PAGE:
Although President Trump has called NATO “obsolete” and suggested the United States might not honor its mutual-defense treaty obligations, support for U.S. membership in the 70-year-old alliance remains strong across the political spectrum, according to a new survey by the School of Public Policy’s Program for Public Consultation.

The study, conducted with the nonprofit Voice of the People, presented respondents with a range of arguments for and against NATO membership. They found that 83% of the roughly 2,400 people surveyed supported the U.S. remaining in NATO, including 77% of Republicans.

“The response was overwhelming,” said Steven Kull, senior research associate and director of the Program for Public Consultation. “I think it’s striking that it’s such a big majority, and that the arguments against it did really poorly.”

Respondents were presented with arguments for and against U.S. membership. Supportive arguments emphasized the ongoing threat from Russia and NATO’s role in maintaining strong bonds with European countries. Anti-NATO arguments focused on the improbability of Russia attacking Europe, the expense of the alliance for the U.S. and that ties to Europe are not dependent on a military alliance.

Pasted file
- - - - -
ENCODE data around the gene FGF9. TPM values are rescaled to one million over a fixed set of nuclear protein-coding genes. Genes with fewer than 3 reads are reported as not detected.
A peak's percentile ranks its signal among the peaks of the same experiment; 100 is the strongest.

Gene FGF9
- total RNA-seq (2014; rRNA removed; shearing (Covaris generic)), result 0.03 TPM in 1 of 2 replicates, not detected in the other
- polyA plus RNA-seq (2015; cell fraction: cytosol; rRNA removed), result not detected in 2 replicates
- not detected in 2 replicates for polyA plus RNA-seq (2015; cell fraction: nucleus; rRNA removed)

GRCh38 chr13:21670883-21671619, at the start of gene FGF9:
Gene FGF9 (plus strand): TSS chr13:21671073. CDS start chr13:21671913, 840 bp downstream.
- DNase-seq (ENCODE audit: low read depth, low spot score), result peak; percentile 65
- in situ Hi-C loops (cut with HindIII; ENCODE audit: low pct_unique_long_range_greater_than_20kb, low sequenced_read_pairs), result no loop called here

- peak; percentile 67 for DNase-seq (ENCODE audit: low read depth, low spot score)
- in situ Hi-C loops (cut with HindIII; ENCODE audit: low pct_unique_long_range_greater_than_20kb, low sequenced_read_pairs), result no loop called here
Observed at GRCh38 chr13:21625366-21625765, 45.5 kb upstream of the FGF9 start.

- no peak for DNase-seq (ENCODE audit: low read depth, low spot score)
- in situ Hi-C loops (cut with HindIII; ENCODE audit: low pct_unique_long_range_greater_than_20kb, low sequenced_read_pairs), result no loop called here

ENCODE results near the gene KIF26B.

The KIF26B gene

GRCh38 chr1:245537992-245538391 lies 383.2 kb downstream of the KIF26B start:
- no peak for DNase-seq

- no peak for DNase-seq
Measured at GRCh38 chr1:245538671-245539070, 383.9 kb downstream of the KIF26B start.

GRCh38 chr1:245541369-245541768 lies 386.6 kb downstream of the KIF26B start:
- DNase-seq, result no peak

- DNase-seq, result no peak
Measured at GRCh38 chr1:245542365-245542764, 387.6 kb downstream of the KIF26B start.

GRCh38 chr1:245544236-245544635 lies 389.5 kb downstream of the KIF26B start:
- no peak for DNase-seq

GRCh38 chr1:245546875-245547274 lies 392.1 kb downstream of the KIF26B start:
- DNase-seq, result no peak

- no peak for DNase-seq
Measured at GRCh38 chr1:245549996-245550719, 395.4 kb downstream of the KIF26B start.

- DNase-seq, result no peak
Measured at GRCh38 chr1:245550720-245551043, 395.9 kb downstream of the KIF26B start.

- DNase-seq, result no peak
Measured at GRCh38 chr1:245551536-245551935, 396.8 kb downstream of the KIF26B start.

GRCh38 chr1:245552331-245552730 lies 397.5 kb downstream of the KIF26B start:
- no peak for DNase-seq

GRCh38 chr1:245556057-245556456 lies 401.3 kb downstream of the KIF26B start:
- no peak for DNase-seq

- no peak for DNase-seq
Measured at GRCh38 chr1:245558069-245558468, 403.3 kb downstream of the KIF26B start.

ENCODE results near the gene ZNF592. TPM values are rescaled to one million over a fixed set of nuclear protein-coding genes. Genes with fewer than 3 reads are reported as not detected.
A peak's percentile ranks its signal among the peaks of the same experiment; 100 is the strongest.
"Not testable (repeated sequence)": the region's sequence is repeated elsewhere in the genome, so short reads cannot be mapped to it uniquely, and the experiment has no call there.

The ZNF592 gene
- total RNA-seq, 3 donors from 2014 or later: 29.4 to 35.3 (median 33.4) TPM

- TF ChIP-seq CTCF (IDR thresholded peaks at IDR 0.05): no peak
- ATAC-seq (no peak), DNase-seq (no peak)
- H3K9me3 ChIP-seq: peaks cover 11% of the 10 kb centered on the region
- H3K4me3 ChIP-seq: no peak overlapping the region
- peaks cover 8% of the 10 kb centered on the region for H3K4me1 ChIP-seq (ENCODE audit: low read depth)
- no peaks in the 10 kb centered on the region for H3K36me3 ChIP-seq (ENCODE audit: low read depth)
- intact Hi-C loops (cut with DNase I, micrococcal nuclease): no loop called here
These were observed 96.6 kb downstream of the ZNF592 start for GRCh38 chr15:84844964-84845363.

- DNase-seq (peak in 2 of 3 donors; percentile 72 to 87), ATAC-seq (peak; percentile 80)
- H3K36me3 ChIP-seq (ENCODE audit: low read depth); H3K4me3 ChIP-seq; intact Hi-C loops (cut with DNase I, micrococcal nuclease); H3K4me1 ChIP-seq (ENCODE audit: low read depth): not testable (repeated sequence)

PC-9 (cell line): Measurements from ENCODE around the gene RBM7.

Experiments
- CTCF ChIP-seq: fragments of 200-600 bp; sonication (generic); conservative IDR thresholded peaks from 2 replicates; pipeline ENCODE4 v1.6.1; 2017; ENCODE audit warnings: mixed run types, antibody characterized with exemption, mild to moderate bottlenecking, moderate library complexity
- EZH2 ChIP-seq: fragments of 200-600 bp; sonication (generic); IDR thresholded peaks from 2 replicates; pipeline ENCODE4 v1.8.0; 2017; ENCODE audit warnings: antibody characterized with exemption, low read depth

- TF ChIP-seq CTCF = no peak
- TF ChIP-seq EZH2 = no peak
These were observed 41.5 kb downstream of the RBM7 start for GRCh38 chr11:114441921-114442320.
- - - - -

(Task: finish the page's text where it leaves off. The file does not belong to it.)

The results held across party lines, with 76% of Trump supporters in favor of remaining in the military alliance. Support varied little from deep red districts to firmly blue ones.

Age also made little difference. Even among millennials, “who you might think because they grew up after the Cold War was over that it might not be as salient for them to be concerned about the threat from Russia,” 77% supported the alliance, said Kull.

Even in the face of Trump’s attacks on the alliance that faced off against the Soviet Union during the Cold War, Kull said, the results show “how robust the support is for the NATO alliance, such that it’s not easily dislodged.”